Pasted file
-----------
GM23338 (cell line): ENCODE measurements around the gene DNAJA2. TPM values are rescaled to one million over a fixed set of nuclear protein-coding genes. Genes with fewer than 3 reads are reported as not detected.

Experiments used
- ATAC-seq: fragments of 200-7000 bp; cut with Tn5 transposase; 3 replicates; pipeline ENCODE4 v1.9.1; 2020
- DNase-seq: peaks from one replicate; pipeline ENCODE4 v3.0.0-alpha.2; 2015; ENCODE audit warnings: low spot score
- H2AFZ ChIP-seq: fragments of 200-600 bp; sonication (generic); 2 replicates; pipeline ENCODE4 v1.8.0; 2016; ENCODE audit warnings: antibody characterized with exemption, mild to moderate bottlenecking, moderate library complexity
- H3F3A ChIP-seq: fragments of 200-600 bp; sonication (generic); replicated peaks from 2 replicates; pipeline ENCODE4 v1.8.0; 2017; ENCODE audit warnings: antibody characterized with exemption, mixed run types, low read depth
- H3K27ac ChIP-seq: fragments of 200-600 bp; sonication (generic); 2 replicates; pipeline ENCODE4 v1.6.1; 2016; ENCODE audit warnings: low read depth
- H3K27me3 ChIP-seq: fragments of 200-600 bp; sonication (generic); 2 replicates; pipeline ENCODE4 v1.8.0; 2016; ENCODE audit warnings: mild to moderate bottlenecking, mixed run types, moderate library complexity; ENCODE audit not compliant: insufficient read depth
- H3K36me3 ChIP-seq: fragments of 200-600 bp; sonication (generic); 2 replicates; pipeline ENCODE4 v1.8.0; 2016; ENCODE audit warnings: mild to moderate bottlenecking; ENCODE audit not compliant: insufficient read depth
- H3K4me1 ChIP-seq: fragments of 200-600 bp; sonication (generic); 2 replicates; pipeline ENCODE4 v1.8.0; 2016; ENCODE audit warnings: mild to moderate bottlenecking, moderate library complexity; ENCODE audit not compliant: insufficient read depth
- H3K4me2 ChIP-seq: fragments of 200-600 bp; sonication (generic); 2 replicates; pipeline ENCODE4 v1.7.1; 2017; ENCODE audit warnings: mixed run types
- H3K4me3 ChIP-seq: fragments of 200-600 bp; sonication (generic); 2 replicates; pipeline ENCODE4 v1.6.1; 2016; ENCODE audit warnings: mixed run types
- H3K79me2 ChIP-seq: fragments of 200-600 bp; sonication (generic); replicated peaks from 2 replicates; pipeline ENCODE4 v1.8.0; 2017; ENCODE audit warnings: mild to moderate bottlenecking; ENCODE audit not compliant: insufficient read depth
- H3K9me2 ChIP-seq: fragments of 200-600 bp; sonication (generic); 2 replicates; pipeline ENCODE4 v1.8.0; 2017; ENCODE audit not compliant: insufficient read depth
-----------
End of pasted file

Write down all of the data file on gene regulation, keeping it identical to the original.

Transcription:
GM23338 (cell line): ENCODE measurements around the gene DNAJA2. TPM values are rescaled to one million over a fixed set of nuclear protein-coding genes. Genes with fewer than 3 reads are reported as not detected.

Experiments used
- ATAC-seq: fragments of 200-7000 bp; cut with Tn5 transposase; 3 replicates; pipeline ENCODE4 v1.9.1; 2020
- DNase-seq: peaks from one replicate; pipeline ENCODE4 v3.0.0-alpha.2; 2015; ENCODE audit warnings: low spot score
- H2AFZ ChIP-seq: fragments of 200-600 bp; sonication (generic); 2 replicates; pipeline ENCODE4 v1.8.0; 2016; ENCODE audit warnings: antibody characterized with exemption, mild to moderate bottlenecking, moderate library complexity
- H3F3A ChIP-seq: fragments of 200-600 bp; sonication (generic); replicated peaks from 2 replicates; pipeline ENCODE4 v1.8.0; 2017; ENCODE audit warnings: antibody characterized with exemption, mixed run types, low read depth
- H3K27ac ChIP-seq: fragments of 200-600 bp; sonication (generic); 2 replicates; pipeline ENCODE4 v1.6.1; 2016; ENCODE audit warnings: low read depth
- H3K27me3 ChIP-seq: fragments of 200-600 bp; sonication (generic); 2 replicates; pipeline ENCODE4 v1.8.0; 2016; ENCODE audit warnings: mild to moderate bottlenecking, mixed run types, moderate library complexity; ENCODE audit not compliant: insufficient read depth
- H3K36me3 ChIP-seq: fragments of 200-600 bp; sonication (generic); 2 replicates; pipeline ENCODE4 v1.8.0; 2016; ENCODE audit warnings: mild to moderate bottlenecking; ENCODE audit not compliant: insufficient read depth
- H3K4me1 ChIP-seq: fragments of 200-600 bp; sonication (generic); 2 replicates; pipeline ENCODE4 v1.8.0; 2016; ENCODE audit warnings: mild to moderate bottlenecking, moderate library complexity; ENCODE audit not compliant: insufficient read depth
- H3K4me2 ChIP-seq: fragments of 200-600 bp; sonication (generic); 2 replicates; pipeline ENCODE4 v1.7.1; 2017; ENCODE audit warnings: mixed run types
- H3K4me3 ChIP-seq: fragments of 200-600 bp; sonication (generic); 2 replicates; pipeline ENCODE4 v1.6.1; 2016; ENCODE audit warnings: mixed run types
- H3K79me2 ChIP-seq: fragments of 200-600 bp; sonication (generic); replicated peaks from 2 replicates; pipeline ENCODE4 v1.8.0; 2017; ENCODE audit warnings: mild to moderate bottlenecking; ENCODE audit not compliant: insufficient read depth
- H3K9me2 ChIP-seq: fragments of 200-600 bp; sonication (generic); 2 replicates; pipeline ENCODE4 v1.8.0; 2017; ENCODE audit not compliant: insufficient read depth